Reviewing a mix can be a difficult undertaking. The tracks themselves are from other artists and, individually, they're not the focus of your attention. Instead, as a reviewer, you need to examine them as part of something greater: the mix itself. OK, so that sounds pretty obvious. But the point is, you're reviewing the artist's tastes, not their output, and their mindset when creating the mix. Fortunately, regardless of who you are, this is precisely how you're supposed to listen to a Mumdance mix or set.
Unlike a lot of DJs who are invited to mix a Fabriclive CD, Mumdance was faced with a more multi-faceted balancing act. Firstly, like anyone else, he has to put together a mix of his favourite tunes, building them up and down the way any self-respecting DJ would. Then, of course, he has to give props to his label mates, friends, and his Different Circles imprint (of course). Again, pretty typical. But then he's also faced with a slightly more Mumdance-specific quandry: balancing his esoteric drone-inspired tracks with his club-friendly grime and techno cuts.
You will most certainly have moments of "Yes! That tune!", especially when he brings in the VIP edit of "1 Sec" and then Riko Dan's version of "Take Time", but this mix is a complete piece. The opening sequence is a lengthy one, but not one that taxes the listener. Eventually, it's deconstructed, broken down, and reconstituted into something approaching music to which one can dance. This is all well and good for an anorak, a title this writer is proud to hold, but is it what Fabric fans want? It's a tough question, and the answer is obviously entirely subjective. However, people who attend Fabric and people who buy the Fabric mix CDs (in their various incarnations) are not always the same thing. So how do you put together a mix in tribute to a club that the listener may not necessarily be interested in going to? Well, you do what Mumdance always does: hunker down and ignore everything but your instincts.
The result is a staggeringly ambitious mix and one that goes beyond our conceptions of what a mix should be. This isn't a club mix, neither is it a headphone mix. Instead, by blending grimy bangers with drone, noise, and IDM, Mumdance has created something more akin to—if you excuse the toss-pot language—a narrative (sorry). The mix opens by setting the scene, sitting you down and bluntly warning you that things are about to get weird. Then, just as you're about to stroke the last remnants of beard from your face, he hits you with a beat. And when things finally get club-friendly, it's well worth the wait and you can't help but chide your own impatience mere minutes earlier (his inclusion of rave classics like Eastwood & Oddz's "Coalition" and Bass Selective's "Blow Out Part II", in particular).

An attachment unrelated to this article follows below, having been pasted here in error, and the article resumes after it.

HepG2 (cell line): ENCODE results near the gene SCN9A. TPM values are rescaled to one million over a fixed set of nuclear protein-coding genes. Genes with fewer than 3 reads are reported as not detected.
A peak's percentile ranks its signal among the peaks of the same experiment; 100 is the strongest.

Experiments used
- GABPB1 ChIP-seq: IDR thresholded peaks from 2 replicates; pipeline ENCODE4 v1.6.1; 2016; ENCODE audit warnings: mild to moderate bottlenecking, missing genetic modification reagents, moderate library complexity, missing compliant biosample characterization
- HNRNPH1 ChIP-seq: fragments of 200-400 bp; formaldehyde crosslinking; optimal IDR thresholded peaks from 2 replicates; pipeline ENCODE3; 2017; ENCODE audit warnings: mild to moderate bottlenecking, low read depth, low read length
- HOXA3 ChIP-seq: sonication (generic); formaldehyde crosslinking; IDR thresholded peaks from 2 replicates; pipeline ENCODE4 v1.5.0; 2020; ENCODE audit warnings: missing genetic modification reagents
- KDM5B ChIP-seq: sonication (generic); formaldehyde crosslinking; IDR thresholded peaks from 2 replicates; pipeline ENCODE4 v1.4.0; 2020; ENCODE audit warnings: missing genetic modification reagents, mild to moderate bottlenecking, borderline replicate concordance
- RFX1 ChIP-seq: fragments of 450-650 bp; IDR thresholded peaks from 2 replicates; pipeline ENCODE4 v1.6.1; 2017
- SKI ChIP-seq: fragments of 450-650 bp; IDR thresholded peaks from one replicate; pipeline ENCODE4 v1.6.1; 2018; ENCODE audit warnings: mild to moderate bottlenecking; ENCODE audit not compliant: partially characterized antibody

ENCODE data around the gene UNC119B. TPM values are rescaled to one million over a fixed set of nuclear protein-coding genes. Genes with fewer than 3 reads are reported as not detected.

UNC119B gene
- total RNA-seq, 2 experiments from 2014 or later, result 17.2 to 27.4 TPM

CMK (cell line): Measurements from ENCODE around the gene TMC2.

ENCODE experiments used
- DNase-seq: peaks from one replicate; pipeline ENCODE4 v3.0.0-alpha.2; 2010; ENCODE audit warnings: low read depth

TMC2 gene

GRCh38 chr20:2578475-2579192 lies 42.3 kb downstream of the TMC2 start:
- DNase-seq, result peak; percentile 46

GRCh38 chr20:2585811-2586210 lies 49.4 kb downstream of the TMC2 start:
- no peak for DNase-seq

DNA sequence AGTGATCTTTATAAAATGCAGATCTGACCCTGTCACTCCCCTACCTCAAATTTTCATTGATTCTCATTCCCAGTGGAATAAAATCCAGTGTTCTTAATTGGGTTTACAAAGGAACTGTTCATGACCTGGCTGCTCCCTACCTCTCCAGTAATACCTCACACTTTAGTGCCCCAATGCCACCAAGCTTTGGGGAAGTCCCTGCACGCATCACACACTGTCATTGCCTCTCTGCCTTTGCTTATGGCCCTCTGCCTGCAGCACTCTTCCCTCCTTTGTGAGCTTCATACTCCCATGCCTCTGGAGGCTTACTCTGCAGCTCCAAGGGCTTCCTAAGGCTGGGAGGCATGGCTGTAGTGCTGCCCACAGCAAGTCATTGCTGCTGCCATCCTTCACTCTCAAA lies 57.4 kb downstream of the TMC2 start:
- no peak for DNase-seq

Credit also has to be given for how delicately balanced the whole thing is. It's not until you reach the end of the mix that you realise the 10 or so minute intro was in fact necessary and that had it been shorter, it would have felt tacked-on, like an after-thought. Listening to this mix is not unlike watching Memento; you can appreciate the artistry throughout but then, in the dying moments, you're hit with a "Now I get it!" moment. Ultimately, some of the greatest music around at the moment is weird, hostile, and impenetrable. Of course, there would be virtually no music to speak of if it weren't for odd folks pushing the boundaries beyond what is reasonable, but sometimes it's nice to have a good choon. Right now, there isn't really anyone else like Mumdance. There are people who experiment more, and there are people who tear up the club more, but no one is able to straddle those two worlds like this son of a man.